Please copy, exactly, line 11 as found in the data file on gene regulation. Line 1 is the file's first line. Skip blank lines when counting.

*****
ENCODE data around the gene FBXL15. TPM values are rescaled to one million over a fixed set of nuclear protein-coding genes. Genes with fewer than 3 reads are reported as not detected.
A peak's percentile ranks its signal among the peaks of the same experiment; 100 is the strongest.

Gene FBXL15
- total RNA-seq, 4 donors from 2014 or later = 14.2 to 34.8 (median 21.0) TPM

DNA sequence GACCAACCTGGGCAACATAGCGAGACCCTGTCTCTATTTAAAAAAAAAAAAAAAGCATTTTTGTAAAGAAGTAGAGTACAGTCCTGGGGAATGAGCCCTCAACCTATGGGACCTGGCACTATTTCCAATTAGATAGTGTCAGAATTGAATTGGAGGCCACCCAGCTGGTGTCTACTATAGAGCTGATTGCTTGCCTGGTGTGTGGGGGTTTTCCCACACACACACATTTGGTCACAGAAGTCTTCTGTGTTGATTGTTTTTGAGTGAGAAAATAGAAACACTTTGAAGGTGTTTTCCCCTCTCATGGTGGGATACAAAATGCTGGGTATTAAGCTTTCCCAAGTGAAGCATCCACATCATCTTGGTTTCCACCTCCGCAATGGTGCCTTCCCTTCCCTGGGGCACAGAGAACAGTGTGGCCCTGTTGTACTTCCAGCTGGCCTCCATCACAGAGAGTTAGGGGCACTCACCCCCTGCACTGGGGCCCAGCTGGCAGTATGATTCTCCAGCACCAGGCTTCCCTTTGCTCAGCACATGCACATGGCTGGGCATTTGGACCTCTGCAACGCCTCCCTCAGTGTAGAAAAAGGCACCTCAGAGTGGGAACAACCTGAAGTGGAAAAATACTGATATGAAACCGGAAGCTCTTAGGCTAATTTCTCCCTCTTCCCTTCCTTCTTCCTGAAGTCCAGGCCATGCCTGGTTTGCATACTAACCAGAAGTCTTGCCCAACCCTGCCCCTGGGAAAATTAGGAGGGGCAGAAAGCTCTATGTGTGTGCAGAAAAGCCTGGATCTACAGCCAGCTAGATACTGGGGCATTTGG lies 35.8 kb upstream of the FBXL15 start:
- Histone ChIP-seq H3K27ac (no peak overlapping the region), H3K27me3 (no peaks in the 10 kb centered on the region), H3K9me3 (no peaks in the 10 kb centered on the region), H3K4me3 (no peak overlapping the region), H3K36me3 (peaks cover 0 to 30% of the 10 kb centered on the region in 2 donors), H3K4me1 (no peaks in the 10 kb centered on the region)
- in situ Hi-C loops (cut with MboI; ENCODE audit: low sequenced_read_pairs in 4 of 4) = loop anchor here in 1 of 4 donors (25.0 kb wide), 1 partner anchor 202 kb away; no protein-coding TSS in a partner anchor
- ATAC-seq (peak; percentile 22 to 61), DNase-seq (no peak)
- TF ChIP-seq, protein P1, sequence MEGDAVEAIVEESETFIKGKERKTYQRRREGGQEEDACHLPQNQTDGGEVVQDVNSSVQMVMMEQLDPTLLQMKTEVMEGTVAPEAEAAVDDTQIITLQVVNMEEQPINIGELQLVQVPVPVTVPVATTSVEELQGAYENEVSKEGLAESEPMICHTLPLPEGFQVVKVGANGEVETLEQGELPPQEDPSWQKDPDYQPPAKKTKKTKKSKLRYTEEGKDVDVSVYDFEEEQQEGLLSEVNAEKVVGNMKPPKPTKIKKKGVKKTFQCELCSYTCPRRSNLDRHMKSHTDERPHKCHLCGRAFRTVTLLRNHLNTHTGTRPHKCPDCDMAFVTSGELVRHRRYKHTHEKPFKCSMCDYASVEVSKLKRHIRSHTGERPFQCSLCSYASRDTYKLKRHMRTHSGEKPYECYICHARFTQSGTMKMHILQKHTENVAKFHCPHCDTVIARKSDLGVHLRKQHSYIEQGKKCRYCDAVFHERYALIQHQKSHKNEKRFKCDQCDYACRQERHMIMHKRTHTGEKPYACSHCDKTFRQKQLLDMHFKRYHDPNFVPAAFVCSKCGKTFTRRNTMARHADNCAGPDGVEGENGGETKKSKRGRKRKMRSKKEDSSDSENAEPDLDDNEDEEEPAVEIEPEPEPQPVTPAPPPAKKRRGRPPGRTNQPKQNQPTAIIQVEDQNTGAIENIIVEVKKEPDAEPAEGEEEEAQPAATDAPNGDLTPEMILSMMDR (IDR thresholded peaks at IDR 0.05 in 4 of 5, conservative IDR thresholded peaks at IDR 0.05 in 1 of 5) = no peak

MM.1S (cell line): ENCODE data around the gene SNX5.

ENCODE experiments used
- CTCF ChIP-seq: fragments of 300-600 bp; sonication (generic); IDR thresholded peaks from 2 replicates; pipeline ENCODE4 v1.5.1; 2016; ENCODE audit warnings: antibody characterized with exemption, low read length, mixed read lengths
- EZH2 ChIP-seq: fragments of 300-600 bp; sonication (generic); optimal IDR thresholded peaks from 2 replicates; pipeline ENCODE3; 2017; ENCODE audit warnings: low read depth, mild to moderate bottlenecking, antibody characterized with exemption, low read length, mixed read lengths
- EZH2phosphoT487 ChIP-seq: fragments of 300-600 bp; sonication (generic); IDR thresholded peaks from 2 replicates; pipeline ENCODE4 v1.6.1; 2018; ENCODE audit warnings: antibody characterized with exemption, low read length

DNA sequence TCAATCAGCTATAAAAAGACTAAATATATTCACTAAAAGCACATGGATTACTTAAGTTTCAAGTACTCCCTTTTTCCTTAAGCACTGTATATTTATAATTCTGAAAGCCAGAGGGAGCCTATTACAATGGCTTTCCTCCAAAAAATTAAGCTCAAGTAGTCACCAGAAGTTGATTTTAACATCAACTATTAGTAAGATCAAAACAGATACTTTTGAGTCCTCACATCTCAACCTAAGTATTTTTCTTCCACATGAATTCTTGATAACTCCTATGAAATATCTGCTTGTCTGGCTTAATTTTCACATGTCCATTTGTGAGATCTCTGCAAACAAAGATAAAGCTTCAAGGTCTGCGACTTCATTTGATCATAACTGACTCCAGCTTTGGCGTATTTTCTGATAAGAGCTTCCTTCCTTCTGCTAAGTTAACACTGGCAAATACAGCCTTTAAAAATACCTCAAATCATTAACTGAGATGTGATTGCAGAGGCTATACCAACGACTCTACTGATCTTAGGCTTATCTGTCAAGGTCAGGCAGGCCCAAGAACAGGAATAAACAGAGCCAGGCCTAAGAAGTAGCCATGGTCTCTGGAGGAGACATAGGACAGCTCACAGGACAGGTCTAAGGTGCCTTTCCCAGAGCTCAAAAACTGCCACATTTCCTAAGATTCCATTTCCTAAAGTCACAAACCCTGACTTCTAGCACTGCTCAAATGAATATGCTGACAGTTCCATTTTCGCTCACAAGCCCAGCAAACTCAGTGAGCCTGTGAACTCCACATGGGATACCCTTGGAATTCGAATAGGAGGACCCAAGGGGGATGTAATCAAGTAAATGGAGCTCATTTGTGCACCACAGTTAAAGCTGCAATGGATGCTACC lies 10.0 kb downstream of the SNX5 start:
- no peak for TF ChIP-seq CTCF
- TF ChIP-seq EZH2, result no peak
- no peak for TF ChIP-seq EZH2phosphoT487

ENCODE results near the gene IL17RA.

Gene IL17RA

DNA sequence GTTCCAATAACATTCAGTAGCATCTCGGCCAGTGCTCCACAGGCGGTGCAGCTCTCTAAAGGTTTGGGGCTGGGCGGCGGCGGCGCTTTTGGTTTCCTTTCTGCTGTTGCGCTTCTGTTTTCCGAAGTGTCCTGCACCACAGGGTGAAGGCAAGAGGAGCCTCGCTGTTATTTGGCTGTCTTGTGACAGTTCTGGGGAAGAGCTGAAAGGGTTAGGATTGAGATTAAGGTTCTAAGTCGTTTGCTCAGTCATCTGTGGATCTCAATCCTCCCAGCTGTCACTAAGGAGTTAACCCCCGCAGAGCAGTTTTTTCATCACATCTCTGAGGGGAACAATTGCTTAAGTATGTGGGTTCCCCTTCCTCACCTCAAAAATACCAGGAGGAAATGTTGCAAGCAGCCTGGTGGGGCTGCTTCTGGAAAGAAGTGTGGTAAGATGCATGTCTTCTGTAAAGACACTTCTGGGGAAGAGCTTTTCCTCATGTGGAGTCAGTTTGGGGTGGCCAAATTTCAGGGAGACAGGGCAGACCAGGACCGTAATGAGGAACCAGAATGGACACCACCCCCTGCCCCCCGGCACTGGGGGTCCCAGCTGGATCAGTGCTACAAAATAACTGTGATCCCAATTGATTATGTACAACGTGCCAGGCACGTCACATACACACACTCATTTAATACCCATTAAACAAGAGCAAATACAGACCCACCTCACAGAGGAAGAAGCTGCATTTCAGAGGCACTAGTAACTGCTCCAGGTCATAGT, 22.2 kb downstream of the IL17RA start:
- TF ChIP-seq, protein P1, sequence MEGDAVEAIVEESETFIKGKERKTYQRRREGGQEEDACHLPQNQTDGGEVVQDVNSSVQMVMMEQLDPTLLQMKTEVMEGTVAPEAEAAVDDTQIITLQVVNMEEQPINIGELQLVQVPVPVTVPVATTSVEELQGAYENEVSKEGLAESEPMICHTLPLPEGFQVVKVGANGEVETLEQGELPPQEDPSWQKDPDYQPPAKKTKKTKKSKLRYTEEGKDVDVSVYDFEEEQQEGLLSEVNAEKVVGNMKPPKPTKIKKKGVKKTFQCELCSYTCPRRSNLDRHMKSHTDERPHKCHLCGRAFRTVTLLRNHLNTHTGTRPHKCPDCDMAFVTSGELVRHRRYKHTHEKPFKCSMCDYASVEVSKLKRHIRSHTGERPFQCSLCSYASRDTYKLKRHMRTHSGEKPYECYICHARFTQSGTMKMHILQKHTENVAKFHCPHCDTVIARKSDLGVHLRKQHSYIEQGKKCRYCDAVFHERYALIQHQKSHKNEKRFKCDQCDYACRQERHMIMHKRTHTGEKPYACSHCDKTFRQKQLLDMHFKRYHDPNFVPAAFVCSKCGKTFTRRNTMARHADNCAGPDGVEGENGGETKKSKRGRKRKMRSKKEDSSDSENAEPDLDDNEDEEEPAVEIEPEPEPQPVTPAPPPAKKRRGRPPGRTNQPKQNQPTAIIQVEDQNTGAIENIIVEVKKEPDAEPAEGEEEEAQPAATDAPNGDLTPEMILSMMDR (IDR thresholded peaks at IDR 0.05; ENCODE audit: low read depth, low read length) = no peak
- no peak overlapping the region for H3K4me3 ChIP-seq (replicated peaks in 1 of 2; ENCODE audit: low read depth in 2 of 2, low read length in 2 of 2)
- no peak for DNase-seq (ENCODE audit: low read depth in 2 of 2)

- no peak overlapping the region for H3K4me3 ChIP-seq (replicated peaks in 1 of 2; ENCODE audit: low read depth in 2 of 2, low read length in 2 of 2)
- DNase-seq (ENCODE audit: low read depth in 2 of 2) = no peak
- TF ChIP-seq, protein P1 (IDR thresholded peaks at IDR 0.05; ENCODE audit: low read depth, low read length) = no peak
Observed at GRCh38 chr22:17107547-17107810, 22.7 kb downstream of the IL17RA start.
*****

ENCODE experiments used